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Trump bringing back RINO attacks against Republicans

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A decades-old phrase, “Republican In Name Only,” or RINO for short, is making a comeback, as former President Donald Trump has been using the term to insult political opponents within his party. Political Dictionary defines RINO as “a disparaging term that refers to Republicans whose political views are seen as insufficiently conforming to the party line.” 

 “I think you know, over the last, you know, 10-12 years where this sort of team mentality has become more a tribal mentality,” said Dan Judy, a Republican strategist, consultant, and vice president at North Star Opinion Research. “It takes on an even stronger connotation because you say this person they’re not just on our team they’re not one of us, and so I think that’s why you’re seeing you know, the RINO label is maybe thrown around more than it used to be.”

One of the first documented uses of the phrase “Republican In Name Only” was in a speech by Gov. Benjamin Perry (D-SC). On August 2, 1865, he was quoted in The Star of the North newspaper.

“I thought Mr. Chairman wrote that when the Southern States seceded, there was an end to republican institutions, that the great American experiment was a failure,” Gov. Perry said. “And that we should soon have, both at the North and in the South, strong military governments, which would be republican in name only.” 

Decades later, Republicans used the phrase during President Teddy Roosevelt’s battle to control the Republican party.

On March 3, 1908, The Los Angeles Herald published an article that read, “Mr. Roosevelt, according to Republicans who have found fault with his utterances, is a Republican in name only.”

In the 1990s, political candidates wore suit jackets bearing RINO buttons with red slashes going through them. The Tea Party also used the acronym during the 2010 midterm election to belittle incumbents they thought were not conservative enough. In 2021, RINO is being used to describe some of the most conservative Republicans.

This political ad aired in the Midwest to describe Gov. Mike DeWine (R-OH).

“This is a RINO,” the narrator said. “Having mastered the art of deception, the RINO lures his prey by disguising his true nature.”

Trump condemned several Congressional Republicans by calling them RINOs for voting to certify Joe Biden as the winner of the 2020 election. 

“He’s a grandstanding RINO,” the former president said during a campaign-style rally, referring to Rep. Anthony Gonzales (R-OH).

Gonzales was one of 10 Republicans who voted to impeach Trump following the January 6 Capitol riot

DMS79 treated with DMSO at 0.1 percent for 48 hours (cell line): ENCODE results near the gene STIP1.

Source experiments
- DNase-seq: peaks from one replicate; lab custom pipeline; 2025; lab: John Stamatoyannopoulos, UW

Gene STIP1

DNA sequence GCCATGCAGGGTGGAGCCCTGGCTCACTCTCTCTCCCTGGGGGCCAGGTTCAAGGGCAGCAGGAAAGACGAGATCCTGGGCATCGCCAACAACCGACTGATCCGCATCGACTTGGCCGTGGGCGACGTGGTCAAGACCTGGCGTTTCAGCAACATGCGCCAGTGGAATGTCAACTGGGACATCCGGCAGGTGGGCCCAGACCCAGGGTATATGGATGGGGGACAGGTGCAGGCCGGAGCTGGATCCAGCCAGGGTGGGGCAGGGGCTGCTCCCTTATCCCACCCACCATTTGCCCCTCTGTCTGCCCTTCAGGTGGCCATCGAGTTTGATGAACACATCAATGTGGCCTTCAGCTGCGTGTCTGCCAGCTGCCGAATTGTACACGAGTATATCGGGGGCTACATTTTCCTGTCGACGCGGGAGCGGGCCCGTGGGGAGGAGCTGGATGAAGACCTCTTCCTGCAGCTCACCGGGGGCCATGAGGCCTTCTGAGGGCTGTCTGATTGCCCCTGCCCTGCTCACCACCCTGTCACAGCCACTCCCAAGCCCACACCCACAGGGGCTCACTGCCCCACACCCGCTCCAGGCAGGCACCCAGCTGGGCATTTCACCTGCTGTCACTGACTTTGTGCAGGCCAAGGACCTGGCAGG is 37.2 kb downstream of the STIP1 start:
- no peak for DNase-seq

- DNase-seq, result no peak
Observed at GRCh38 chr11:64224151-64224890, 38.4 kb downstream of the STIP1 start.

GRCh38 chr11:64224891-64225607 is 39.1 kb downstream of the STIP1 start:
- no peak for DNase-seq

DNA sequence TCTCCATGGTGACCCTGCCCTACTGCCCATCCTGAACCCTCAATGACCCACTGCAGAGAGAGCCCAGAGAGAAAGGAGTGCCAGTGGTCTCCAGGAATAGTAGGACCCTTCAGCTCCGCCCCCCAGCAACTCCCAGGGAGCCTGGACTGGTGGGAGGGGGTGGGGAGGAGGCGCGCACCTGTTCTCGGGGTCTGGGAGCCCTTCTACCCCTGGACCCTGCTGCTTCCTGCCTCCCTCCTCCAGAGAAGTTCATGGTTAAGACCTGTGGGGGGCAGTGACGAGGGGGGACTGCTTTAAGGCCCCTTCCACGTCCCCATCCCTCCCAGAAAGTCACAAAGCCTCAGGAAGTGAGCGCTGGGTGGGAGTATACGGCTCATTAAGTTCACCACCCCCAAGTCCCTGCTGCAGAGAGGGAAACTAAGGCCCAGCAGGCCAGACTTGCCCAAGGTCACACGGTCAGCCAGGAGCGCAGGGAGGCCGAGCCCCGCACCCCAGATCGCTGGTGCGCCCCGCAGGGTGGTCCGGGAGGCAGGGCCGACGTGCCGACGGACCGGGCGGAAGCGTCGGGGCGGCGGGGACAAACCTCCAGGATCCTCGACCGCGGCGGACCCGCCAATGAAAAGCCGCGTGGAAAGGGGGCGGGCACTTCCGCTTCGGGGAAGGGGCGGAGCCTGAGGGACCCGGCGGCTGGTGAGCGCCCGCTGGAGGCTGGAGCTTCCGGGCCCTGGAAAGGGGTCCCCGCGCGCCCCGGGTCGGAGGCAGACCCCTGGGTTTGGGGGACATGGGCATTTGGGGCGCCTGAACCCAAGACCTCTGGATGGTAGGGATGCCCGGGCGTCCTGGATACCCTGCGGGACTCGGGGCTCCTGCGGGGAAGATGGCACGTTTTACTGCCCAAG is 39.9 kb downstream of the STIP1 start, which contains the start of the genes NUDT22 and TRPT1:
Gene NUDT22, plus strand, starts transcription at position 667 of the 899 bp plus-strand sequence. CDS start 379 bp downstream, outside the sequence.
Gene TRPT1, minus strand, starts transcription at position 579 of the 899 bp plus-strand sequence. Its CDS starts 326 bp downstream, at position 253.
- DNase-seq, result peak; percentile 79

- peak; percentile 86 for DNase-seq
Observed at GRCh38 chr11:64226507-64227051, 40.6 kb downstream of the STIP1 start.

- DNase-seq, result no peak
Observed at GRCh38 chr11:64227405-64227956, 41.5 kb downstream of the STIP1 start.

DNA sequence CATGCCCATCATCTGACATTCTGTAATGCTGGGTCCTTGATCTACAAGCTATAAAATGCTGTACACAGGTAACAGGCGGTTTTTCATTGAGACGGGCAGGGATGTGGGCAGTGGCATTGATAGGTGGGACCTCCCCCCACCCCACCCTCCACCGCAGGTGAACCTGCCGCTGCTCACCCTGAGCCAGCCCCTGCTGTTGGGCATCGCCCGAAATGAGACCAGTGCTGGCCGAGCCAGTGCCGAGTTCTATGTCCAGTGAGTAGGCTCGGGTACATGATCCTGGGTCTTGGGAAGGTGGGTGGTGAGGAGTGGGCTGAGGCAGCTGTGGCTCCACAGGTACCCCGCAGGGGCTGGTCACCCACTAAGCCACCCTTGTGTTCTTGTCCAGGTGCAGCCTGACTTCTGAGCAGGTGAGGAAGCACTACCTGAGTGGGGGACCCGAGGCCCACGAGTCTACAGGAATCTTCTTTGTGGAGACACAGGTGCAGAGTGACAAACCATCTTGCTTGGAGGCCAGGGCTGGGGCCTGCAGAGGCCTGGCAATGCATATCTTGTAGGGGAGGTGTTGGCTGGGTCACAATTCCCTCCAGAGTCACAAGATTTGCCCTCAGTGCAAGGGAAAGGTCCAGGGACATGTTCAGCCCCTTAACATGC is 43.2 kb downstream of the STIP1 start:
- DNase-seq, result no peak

“The people that are tossing around this term are those that are really just like, hijacking the party, those that are totally detached from what actually it means to be Republican,” longtime Republican and attorney Douglas Lipsky said.

“Initially, it was about ideology, where, you know, a real Republican was conservative or Republican in name only was a moderate or, you know, maybe even a liberal Republican or a liberal Republicans left. But now the term is not ideological at all,” Judy said.

 

JIMMIE JOHNSON: WHAT IS A RINO? NOT THAT KIND. THIS KIND. REPUBLICAN IN NAME ONLY. THE PHRASE HAS BEEN AROUND FOR MORE THAN A CENTURY. AND, IT’S MAKING A RETURN THANKS TO A NEW WAVE OF REPUBLICANS. LET ME EXPLAIN. 

A RINO ACCORDING TO POLITICAL DICTIONARY IS A DISPARAGING TERM THAT REFERS TO A REPUBLICAN CANDIDATE WHOSE POLITICAL VIEWS ARE SEEN AS INSUFFICIENTLY CONFORMING TO THE PARTY LINE.”

BUT THE MEANING AND USAGE HAVE CHANGED OVER TIME. 

POLITICAL AD: “This is a RINO. Having mastered the art of deception, the RINO lures his prey by disguising his true nature.”

JIMMIE: FROM POLITICAL ADS TO CAMPAIGN-STYLE RALLIES THERE’S BEEN A LOT OF RINO SLINGING IN THE G-O-P. 

TRUMP: “He’s a grandstanding RINO.”

FOR MOST OF HIS LIFE, ATTORNEY DOUGLAS LIPSKY HAS BEEN A DIE-HARD REPUBLICAN CAMPAIGNING FOR EVERY ONE OF HIS PARTY’S PRESIDENTIAL NOMINEES FROM FORMER SENATOR BOB DOLE TO SENATOR MITT ROMNEY. 

BUT THE POLITICAL PARTY LIPSKY GREW TO KNOW, AND LOVE IS CHANGING, LEADING HIM TO ASK, WHO ARE THE RINO’S AND WHO ARE THE REAL REPUBLICANS. 

LIPSKY: “The people that are tossing around this term are those that are really just like, hijacking the party, those that are totally detached from what actually it means to be Republican.”

JIMMIE: ONE OF THEM, ACCORDING TO LIPSKY, IS FORMER PRESIDENT DONALD TRUMP.